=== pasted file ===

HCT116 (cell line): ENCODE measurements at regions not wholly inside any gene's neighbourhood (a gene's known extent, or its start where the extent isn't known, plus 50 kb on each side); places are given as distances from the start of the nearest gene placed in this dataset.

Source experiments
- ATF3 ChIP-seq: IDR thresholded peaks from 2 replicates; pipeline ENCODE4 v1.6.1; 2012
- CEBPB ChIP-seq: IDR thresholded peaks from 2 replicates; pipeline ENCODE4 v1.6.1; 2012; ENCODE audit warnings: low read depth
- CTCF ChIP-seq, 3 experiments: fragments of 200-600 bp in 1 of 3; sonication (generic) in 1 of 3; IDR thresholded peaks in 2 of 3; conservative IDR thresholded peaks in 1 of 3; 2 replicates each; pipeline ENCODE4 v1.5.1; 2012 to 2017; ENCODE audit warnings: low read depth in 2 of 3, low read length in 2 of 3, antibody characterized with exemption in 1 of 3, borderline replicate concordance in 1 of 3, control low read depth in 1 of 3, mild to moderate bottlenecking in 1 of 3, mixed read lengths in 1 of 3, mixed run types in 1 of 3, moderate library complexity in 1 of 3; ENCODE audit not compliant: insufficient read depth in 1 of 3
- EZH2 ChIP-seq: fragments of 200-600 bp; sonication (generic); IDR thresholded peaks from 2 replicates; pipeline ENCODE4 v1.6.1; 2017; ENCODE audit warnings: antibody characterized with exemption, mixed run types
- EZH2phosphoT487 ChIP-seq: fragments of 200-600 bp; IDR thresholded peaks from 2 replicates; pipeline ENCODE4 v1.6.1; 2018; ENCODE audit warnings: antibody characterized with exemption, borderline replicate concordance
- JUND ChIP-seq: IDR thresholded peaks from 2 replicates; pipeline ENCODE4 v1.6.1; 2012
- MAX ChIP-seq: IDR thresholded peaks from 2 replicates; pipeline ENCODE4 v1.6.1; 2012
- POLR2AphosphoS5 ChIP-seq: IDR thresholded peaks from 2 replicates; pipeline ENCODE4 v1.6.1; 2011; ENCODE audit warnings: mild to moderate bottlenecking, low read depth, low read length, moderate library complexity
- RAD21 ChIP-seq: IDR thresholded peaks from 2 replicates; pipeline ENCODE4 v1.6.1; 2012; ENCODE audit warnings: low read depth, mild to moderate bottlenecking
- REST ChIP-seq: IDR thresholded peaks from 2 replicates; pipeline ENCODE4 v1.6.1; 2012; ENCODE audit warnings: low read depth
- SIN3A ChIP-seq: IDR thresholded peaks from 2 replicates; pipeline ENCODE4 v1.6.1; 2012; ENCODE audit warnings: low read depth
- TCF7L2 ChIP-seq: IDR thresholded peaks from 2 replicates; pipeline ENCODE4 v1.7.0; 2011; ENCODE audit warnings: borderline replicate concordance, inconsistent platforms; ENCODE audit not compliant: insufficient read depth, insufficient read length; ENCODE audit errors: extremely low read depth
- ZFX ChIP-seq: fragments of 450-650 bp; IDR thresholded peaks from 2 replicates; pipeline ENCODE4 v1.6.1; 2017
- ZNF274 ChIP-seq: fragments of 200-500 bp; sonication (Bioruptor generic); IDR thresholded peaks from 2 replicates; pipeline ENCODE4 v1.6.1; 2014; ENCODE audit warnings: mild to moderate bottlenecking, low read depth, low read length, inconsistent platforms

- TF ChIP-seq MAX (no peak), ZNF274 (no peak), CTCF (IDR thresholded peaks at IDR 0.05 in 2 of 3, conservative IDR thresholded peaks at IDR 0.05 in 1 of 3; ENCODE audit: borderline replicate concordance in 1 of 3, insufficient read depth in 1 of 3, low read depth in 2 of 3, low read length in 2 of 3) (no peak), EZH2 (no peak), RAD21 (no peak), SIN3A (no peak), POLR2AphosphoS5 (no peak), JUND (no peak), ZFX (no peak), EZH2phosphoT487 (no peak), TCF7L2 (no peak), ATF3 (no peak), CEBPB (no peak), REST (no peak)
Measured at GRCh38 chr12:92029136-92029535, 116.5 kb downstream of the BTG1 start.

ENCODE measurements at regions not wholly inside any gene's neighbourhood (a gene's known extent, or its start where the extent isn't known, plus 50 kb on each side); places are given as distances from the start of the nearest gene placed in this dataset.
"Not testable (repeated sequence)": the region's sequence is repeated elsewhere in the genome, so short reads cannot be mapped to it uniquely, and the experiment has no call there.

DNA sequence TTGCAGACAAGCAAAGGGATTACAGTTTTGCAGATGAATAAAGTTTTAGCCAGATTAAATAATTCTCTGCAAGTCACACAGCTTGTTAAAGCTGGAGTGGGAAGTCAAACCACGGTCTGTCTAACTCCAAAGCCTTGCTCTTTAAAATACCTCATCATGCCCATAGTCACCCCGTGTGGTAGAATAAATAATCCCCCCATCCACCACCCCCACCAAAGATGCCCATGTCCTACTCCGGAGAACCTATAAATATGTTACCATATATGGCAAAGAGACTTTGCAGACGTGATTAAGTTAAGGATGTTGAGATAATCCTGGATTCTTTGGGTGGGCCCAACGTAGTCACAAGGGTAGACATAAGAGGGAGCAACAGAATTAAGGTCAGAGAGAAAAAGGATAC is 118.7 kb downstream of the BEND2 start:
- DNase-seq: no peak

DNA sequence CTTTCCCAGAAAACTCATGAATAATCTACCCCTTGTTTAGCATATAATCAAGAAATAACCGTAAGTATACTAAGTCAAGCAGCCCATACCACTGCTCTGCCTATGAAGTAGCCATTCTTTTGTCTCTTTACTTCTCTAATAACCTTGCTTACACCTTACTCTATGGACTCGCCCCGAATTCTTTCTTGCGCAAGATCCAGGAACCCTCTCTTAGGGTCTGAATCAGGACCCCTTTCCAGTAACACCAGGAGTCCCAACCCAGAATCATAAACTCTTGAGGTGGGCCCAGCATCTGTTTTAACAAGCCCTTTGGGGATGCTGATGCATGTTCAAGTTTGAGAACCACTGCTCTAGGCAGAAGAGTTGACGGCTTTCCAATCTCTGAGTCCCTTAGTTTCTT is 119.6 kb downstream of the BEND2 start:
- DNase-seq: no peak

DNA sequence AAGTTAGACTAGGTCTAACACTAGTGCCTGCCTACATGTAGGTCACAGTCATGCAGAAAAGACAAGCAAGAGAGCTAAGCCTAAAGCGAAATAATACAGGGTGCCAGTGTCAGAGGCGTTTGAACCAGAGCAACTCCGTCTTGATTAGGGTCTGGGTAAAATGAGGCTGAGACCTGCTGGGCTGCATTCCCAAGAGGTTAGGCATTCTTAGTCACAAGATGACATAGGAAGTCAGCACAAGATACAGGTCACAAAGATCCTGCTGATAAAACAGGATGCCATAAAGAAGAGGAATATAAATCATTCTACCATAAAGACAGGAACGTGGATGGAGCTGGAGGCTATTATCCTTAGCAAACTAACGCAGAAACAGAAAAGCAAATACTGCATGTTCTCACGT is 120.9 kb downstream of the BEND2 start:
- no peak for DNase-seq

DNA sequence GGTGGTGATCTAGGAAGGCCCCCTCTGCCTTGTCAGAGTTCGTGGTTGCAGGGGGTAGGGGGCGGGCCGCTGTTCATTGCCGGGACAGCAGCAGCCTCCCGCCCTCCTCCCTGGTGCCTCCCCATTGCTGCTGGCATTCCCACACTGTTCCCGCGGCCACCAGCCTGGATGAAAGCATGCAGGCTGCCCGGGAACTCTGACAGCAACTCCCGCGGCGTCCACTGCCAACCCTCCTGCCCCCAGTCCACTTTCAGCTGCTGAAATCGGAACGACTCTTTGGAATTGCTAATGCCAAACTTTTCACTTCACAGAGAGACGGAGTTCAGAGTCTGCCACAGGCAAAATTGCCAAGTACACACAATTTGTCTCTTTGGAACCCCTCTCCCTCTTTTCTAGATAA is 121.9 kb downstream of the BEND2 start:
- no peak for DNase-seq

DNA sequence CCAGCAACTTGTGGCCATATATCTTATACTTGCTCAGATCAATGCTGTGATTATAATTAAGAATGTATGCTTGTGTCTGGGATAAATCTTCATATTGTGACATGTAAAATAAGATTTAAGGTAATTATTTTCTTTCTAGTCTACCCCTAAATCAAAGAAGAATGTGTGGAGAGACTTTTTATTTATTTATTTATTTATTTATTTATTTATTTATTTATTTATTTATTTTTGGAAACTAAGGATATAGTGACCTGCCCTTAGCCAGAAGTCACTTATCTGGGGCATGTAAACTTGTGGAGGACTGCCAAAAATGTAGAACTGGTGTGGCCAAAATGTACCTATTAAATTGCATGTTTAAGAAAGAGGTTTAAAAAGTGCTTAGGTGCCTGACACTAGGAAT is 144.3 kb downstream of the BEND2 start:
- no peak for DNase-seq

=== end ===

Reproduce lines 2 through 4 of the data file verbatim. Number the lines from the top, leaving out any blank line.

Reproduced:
Source experiments
- ATF3 ChIP-seq: IDR thresholded peaks from 2 replicates; pipeline ENCODE4 v1.6.1; 2012
- CEBPB ChIP-seq: IDR thresholded peaks from 2 replicates; pipeline ENCODE4 v1.6.1; 2012; ENCODE audit warnings: low read depth